Here is a Glossary of Common Solar Terms
Cell: A solar cell is the basic component of solar modules. Cells are manufactured from wafers of industrial grade silicon.
CO2: An abbreviation for carbon dioxide. CO2 is well-known as a “green-house gas.” When people refer to a “Carbon Footprint,” they are usually referring to CO2 emissions.
Energy Payback: The period of time required for a solar panel to generate energy equal to the amount required to manufacture it. Modern PV panels have an energy payback of 1 to 9 years, depending on the type and location of the installation. Over a 30+ year life, a PV system will return 10 to 30 times the energy that went into producing them.
Grid: A network and infrastructure required to deliver electricity from suppliers to consumers. It consists of generating stations that produce electrical power, high-voltage transmission lines that carry power from distant sources to demand centers, and distribution lines that connect individual customers. This is often referred to as a transportation medium for electrical energy with attendant costs.
Grid-Tied: A grid-connected solar electric system which generates electricity and feeds its excess power into the local utility grid for later use. Grid-connected solar electric systems are eligible for many incentives and rebates.
Gigawatt (GW): A gigawatt is 1 billion watts or enough electrical energy to power 700,000 to 1 million buildings for a year, depending their energy efficiency. In the USA, renewable energy installed capacity is expected to quadruple from 81 gigawatts in 2011 to 321 gigawatts in 2030.
Inverter: An electromagnetic device which converts Direct Current (DC) power generated by the solar panels into Alternating Current (AC) power. This device is required for grid-connected solar power systems. The inverter can be deployed in a variety of ways to meet system configurations.
- Micro inverters can be attached to each solar module. The cost is typically higher, but they provide advantages for very small, differentially shaded, or geometrically complex PV systems.
- String inverters are the most common type of inverter for residential and small commercial PV systems.
- Central inverters are used for very large photovoltaic systems.
Insolation: The level and quality of sunlight varies by region, air quality, season, and latitude. Insolation is a measure of the solar radiation energy (see irradiance) striking the Earth in a given region.
Irradiance: The measure of energy produced by the Sun on a persistent level. Irradiance at the solar distance of the Earth’s orbit in a vacuum is calculated to be 1.3kW/square meter. Normal irradiance at the surface of the Earth is 1kW/square meter.
Kilowatt (kW): A unit of power equivalent to 1000 watts. Relative sizes of PV systems are expressed in kW production.
Kilowatt hour (kWh): unit of energy consumption; energy users are billed on a price-per-kWh basis.
Load profile: The general pattern of electricity use by a home or business over a given period of time. Load profiles help determine the appropriate size of the PV system to install.
Megawatt: The megawatt (mW) is a unit of power corresponding to one million watts. For reference about 10,000 100-watt light bulbs or 2,000 computer systems would be needed to draw 1 megawatt.
Module: Usually 60 or 72 solar cells are combined into a solar module, which is also called a solar panel. The module output in volts is determined by the cumulative number of cells.
Monocrystalline: Silicon that is manufactured as a single, completely homogenous crystal.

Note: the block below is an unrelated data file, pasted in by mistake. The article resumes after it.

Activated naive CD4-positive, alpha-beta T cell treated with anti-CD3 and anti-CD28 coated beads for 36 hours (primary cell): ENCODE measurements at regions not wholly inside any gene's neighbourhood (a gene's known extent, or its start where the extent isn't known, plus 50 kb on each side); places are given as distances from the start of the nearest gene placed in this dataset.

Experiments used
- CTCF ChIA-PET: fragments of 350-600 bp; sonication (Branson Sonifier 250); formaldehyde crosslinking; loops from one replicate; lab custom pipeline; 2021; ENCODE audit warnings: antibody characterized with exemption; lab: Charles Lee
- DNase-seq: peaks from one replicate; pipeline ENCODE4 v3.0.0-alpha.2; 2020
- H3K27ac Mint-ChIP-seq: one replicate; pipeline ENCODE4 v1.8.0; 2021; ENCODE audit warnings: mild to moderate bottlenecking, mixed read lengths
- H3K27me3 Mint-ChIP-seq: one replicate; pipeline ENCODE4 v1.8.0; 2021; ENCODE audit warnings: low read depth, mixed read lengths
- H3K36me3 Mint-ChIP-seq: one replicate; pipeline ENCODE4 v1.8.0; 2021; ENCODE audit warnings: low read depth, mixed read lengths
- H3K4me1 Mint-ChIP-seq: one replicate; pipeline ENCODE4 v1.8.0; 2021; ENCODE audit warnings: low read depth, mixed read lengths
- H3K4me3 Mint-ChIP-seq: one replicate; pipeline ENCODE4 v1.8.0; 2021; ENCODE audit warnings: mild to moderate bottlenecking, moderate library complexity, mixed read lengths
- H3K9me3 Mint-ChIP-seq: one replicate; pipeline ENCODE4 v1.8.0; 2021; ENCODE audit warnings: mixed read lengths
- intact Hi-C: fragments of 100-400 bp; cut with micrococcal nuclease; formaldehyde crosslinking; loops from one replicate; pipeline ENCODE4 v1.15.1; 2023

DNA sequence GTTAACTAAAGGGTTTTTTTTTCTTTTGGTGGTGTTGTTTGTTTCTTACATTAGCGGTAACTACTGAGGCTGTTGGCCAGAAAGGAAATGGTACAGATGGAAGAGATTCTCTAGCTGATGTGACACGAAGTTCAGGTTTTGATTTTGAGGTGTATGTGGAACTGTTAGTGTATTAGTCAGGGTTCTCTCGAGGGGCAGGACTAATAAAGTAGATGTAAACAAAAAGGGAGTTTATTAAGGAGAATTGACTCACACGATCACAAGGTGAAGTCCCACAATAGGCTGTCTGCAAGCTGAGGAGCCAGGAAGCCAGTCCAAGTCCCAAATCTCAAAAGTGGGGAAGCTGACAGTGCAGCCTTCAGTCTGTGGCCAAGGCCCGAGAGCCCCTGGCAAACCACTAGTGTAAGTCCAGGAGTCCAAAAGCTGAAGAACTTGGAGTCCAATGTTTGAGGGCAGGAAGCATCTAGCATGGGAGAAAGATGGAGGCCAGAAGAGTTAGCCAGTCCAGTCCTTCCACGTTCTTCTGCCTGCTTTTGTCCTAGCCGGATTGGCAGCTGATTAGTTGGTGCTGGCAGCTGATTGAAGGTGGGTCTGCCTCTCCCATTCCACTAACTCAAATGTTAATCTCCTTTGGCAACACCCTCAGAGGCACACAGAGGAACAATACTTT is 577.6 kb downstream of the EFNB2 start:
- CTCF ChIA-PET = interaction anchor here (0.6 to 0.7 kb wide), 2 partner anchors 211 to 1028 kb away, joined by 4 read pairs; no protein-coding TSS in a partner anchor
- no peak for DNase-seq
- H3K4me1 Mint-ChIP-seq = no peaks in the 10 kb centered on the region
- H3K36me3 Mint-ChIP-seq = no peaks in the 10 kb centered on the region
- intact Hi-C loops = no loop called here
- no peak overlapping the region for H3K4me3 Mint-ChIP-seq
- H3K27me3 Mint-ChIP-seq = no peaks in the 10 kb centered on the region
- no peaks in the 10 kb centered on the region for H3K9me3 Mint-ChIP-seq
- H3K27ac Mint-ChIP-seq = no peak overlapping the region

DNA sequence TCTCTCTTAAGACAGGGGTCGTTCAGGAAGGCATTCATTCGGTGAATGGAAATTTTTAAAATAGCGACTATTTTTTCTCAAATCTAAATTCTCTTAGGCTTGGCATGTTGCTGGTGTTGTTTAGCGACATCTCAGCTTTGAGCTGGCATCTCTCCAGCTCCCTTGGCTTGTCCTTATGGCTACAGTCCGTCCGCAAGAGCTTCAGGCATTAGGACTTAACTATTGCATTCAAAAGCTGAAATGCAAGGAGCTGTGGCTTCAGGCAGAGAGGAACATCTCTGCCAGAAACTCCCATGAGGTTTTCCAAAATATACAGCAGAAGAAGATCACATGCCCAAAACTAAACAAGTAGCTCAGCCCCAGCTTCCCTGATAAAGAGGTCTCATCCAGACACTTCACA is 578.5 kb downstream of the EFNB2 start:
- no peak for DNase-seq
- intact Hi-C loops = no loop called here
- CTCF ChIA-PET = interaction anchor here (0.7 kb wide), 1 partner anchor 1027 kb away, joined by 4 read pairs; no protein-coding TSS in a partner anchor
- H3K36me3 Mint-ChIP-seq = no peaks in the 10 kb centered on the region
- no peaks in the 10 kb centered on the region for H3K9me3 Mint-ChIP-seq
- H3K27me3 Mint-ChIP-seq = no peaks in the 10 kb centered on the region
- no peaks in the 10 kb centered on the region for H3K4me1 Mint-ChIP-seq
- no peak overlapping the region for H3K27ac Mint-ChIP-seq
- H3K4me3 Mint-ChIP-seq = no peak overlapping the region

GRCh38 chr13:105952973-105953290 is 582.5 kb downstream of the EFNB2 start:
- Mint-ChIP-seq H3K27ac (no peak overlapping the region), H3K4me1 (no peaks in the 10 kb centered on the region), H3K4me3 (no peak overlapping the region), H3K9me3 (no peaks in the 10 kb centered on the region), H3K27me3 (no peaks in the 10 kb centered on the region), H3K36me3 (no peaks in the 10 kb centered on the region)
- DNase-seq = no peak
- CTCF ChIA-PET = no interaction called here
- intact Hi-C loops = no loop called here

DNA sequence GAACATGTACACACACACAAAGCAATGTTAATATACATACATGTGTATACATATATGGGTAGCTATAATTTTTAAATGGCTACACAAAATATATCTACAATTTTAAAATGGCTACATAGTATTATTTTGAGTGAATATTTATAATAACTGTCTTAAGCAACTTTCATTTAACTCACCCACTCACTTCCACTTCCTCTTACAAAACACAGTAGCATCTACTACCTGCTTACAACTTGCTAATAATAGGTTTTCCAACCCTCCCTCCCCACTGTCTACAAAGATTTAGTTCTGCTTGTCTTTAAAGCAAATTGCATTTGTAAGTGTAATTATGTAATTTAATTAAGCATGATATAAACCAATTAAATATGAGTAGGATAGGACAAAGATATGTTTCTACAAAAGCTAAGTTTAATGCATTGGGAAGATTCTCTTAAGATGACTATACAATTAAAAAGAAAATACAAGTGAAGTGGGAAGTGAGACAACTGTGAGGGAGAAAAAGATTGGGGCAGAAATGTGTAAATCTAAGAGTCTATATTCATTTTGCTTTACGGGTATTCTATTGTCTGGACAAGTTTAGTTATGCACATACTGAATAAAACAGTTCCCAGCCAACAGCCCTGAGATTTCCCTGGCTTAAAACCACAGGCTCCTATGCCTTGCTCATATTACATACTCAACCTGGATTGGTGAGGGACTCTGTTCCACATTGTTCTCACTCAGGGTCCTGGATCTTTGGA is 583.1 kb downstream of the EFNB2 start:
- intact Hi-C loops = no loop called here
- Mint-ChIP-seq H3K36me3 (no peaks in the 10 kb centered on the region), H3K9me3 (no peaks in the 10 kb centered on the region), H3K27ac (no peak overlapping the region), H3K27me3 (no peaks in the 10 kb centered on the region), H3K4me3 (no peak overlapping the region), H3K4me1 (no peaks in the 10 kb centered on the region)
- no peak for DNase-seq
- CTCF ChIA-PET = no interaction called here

Net Metering: Net metering, sometimes referred to as "net energy metering," enables solar system owners to use their solar electricity generation to offset their electricity consumption. In other words, the customer's meter runs backwards for the amount of solar electricity produced by the solar system and added to the grid. Different states treat net metering differently. To learn whether net metering is available and how it works, a customer can check a state's incentive programs on the DSIRE website at www.dsireusa.org.
North American Board of Certified Energy Practitioners (NABCEP) Certification: NABCEP is the most respected and widely recognized solar PV certification organization for North American solar professionals. NABCEP was founded with the mission to develop and implement quality, industry-standard credentialing programs for solar companies and their installers. NABCEP’s certification programs are administered to the highest standards for testing and certification. The NABCEP PV Installation Professional Certifications have been accredited to the ISO/IEC 17024 standard by ANSI. Having our NABCEP-certified professionals overseeing your installation ensures you receive the highest quality installation in the industry.
Off-Grid: A stand-alone PV system, or off-grid system, is not connected to the utility company and draws on a bank of batteries for energy storage and usage.
Photon: A photon is an elementary particle of light. When a photon hits a solar panel, that initials the creation of solar energy.
Photovoltaic: A technology which converts sunlight into electricity.
Polycrystalline: A polycrystalline solar cell is a type of solar cell which is made from a block of silicon that has multiple crystals.
PPA: This is a Power Purchase Agreement. The array owner leases the land for a long term while earning money on their investment. They do this by selling the energy their array creates to the utility company. The land owner receives rental income from the array owner.
Racking: The supporting structure upon which solar modules are placed.
Solar Incentives: Financial incentives in the form of grants, tax credits and rebates to encourage the installation of solar PV systems.
Wafer: A thinly sliced silicon disc, used as the starting point for manufacturing a solar cell.